After Beating Cancer, Brock Wood’s Next Challenge Is The Mississippi
MINNEAPOLIS (WCCO) — Brock Wood is on a journey.
“Camping for 60 days is a big deal for anyone,” he said.
He isn’t just camping. He’s kayaking the entire Mississippi River – from Itasca to New Orleans.
The kayaks first hit the water on June 17, but for Wood the journey began last year.
On an elk hunting trip in Colorado, the entire left side of Wood’s body suddenly went numb.
“I thought I was having a heart attack,” he said. “It was a pretty tough moment actually. It was one of the first times I’ve seen my dad have some tears.”
Wood crawled five miles back to the car and was then rushed to the hospital. Doctors eventually determined he had Hodgkin’s Lymphoma — a type of cancer that affects the lymph nodes.
“I’m the youngest of five,” he said. “We’ve never had a health problem through our families. None of us even have glasses.”
After extensive treatment, including six weeks of chemotherapy and three weeks of radiation, Wood was labeled cancer free in March. But instead of taking it easy, he’s taking to the river.
“We are shooting for $100,000, and we are at about the $20,000 mark right now,” Wood said.
Through his Paddle 4 Kins website, the purpose of Wood’s 60-day trip is to raise money for lymphoma research. It’s something his long-time friend Dan Anderson couldn’t resist.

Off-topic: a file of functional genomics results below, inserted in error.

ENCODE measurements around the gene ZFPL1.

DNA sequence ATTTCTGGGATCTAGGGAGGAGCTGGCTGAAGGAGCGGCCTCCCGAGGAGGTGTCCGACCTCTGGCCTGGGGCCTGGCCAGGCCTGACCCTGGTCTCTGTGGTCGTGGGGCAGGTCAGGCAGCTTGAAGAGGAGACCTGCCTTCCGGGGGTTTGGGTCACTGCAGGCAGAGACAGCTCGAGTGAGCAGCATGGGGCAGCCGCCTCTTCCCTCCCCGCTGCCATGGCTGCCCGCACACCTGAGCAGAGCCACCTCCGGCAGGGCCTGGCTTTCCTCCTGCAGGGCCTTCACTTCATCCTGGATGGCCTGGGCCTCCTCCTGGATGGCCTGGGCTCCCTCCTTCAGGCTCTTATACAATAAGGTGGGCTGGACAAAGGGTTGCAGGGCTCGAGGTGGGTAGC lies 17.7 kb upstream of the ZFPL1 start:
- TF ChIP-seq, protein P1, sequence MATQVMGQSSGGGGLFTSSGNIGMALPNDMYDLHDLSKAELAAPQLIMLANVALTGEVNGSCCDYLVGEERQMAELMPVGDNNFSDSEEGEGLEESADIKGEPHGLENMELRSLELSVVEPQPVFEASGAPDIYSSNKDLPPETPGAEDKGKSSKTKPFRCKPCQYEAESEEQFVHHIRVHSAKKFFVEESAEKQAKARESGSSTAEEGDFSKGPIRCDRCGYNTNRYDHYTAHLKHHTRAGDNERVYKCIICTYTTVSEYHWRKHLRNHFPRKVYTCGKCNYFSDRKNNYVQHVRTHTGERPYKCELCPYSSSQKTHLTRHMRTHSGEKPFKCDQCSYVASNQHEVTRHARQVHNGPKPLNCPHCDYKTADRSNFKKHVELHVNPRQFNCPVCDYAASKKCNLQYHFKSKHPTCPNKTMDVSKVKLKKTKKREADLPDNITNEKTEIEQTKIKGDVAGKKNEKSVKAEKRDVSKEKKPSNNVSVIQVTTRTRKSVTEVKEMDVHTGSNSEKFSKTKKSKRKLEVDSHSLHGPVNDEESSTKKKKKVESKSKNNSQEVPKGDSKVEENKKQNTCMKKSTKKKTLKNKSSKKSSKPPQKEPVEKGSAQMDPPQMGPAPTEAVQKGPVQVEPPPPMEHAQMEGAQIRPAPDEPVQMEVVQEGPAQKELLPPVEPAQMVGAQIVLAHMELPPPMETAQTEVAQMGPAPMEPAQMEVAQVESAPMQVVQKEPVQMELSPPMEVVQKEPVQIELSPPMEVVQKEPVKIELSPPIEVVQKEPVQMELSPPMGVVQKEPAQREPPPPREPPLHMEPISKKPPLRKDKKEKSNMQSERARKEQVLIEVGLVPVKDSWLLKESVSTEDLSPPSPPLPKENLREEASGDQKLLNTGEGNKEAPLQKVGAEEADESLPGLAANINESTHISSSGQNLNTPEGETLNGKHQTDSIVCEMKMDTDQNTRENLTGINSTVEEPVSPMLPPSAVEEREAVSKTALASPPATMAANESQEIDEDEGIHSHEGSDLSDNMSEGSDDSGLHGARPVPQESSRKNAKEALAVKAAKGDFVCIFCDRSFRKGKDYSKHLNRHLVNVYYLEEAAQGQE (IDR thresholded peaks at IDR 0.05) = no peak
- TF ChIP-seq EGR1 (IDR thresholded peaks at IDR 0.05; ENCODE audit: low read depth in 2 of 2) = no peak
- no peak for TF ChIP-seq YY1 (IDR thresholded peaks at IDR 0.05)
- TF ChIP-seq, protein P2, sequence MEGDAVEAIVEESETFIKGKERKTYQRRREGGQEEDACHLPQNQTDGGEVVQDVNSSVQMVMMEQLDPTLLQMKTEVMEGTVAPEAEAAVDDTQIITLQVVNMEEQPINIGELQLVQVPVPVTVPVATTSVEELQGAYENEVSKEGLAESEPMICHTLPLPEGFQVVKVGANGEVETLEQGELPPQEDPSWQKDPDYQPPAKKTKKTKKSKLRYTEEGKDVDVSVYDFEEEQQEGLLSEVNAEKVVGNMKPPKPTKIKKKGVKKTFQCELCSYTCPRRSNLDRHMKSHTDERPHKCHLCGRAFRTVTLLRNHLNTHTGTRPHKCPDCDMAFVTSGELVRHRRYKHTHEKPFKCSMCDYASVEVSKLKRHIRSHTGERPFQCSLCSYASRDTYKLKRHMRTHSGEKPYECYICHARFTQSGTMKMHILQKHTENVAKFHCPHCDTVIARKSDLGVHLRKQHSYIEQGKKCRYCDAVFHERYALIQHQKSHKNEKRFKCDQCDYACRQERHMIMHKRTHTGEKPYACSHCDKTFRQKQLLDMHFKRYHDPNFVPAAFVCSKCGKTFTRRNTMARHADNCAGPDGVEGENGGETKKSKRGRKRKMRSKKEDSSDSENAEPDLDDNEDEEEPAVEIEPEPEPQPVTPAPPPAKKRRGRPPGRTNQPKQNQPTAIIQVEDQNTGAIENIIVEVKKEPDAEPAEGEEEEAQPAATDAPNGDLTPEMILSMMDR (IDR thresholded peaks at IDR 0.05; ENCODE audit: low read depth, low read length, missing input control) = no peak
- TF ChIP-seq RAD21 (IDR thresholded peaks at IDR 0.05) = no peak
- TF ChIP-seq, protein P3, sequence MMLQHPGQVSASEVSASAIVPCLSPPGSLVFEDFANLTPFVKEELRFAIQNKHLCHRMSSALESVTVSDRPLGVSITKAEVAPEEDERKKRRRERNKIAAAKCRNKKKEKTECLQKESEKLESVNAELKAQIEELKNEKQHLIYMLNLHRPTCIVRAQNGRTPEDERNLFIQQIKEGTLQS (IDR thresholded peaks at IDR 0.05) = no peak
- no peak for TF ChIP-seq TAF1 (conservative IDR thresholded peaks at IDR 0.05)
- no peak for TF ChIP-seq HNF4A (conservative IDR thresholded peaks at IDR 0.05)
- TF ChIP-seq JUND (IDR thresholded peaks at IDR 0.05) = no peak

“I couldn’t say no,” he said.
They are going 2,400 mile, and without the help of a GPS. Instead, Brock and Dan have printed more than 200 maps from the Army Corps of Engineers.
They camp at night, and during the day they sometimes have to portage for a mile to get around a dam. They battle the heat, the bugs, and take on choppy and windy conditions.
If all goes well, the duo will reach the Gulf of Mexico sometime in early August. From one journey to another, Brock is getting support from seemingly everyone, including a 10-year-old who insisted on giving him a donation.
“That was awesome to see,” Wood said. “A 10-year-old kid can support me with $10. Not just me, lymphoma research. That means a lot.”
He said he had been going to school to become a priest before he found out he had cancer.
He wants to thank his sponsors, his family, the town of Alexandria, and God for allowing him to kayak for his cause.